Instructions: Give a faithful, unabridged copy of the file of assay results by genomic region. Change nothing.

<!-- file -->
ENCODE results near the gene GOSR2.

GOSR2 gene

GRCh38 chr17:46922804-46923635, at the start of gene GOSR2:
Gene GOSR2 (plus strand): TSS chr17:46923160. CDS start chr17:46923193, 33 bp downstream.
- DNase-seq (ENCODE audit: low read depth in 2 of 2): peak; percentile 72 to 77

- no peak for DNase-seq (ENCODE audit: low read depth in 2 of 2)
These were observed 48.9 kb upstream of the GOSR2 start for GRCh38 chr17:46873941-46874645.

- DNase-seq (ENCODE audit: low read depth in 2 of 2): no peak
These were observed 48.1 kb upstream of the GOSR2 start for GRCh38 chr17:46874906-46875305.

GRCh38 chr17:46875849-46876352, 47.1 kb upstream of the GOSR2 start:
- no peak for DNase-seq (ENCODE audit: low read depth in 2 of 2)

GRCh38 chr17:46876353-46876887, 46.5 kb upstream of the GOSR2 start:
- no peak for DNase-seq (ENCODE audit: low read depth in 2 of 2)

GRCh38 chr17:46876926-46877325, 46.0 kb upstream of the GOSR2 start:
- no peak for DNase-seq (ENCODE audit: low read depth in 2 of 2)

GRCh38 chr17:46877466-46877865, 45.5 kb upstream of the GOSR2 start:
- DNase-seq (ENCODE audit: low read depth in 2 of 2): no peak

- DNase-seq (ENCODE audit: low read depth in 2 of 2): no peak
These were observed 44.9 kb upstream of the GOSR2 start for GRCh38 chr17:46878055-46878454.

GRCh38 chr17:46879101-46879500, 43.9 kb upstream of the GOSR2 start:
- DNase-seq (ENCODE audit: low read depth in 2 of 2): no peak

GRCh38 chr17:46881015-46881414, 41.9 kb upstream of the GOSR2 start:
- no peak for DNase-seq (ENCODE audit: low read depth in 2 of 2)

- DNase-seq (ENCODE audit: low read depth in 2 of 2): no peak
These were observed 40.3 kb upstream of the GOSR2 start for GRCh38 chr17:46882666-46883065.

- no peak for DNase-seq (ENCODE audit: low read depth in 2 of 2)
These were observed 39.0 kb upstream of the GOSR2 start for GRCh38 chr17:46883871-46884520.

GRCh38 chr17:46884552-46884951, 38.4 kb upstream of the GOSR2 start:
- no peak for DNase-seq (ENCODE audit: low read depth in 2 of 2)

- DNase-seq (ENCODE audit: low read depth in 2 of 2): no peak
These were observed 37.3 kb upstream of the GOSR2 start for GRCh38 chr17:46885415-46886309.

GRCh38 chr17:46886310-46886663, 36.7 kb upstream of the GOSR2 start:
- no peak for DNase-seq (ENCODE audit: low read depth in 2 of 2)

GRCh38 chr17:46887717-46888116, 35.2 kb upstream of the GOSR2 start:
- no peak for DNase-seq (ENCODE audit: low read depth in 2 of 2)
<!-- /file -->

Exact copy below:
ENCODE results near the gene GOSR2.

GOSR2 gene

GRCh38 chr17:46922804-46923635, at the start of gene GOSR2:
Gene GOSR2 (plus strand): TSS chr17:46923160. CDS start chr17:46923193, 33 bp downstream.
- DNase-seq (ENCODE audit: low read depth in 2 of 2): peak; percentile 72 to 77

- no peak for DNase-seq (ENCODE audit: low read depth in 2 of 2)
These were observed 48.9 kb upstream of the GOSR2 start for GRCh38 chr17:46873941-46874645.

- DNase-seq (ENCODE audit: low read depth in 2 of 2): no peak
These were observed 48.1 kb upstream of the GOSR2 start for GRCh38 chr17:46874906-46875305.

GRCh38 chr17:46875849-46876352, 47.1 kb upstream of the GOSR2 start:
- no peak for DNase-seq (ENCODE audit: low read depth in 2 of 2)

GRCh38 chr17:46876353-46876887, 46.5 kb upstream of the GOSR2 start:
- no peak for DNase-seq (ENCODE audit: low read depth in 2 of 2)

GRCh38 chr17:46876926-46877325, 46.0 kb upstream of the GOSR2 start:
- no peak for DNase-seq (ENCODE audit: low read depth in 2 of 2)

GRCh38 chr17:46877466-46877865, 45.5 kb upstream of the GOSR2 start:
- DNase-seq (ENCODE audit: low read depth in 2 of 2): no peak

- DNase-seq (ENCODE audit: low read depth in 2 of 2): no peak
These were observed 44.9 kb upstream of the GOSR2 start for GRCh38 chr17:46878055-46878454.

GRCh38 chr17:46879101-46879500, 43.9 kb upstream of the GOSR2 start:
- DNase-seq (ENCODE audit: low read depth in 2 of 2): no peak

GRCh38 chr17:46881015-46881414, 41.9 kb upstream of the GOSR2 start:
- no peak for DNase-seq (ENCODE audit: low read depth in 2 of 2)

- DNase-seq (ENCODE audit: low read depth in 2 of 2): no peak
These were observed 40.3 kb upstream of the GOSR2 start for GRCh38 chr17:46882666-46883065.

- no peak for DNase-seq (ENCODE audit: low read depth in 2 of 2)
These were observed 39.0 kb upstream of the GOSR2 start for GRCh38 chr17:46883871-46884520.

GRCh38 chr17:46884552-46884951, 38.4 kb upstream of the GOSR2 start:
- no peak for DNase-seq (ENCODE audit: low read depth in 2 of 2)

- DNase-seq (ENCODE audit: low read depth in 2 of 2): no peak
These were observed 37.3 kb upstream of the GOSR2 start for GRCh38 chr17:46885415-46886309.

GRCh38 chr17:46886310-46886663, 36.7 kb upstream of the GOSR2 start:
- no peak for DNase-seq (ENCODE audit: low read depth in 2 of 2)

GRCh38 chr17:46887717-46888116, 35.2 kb upstream of the GOSR2 start:
- no peak for DNase-seq (ENCODE audit: low read depth in 2 of 2)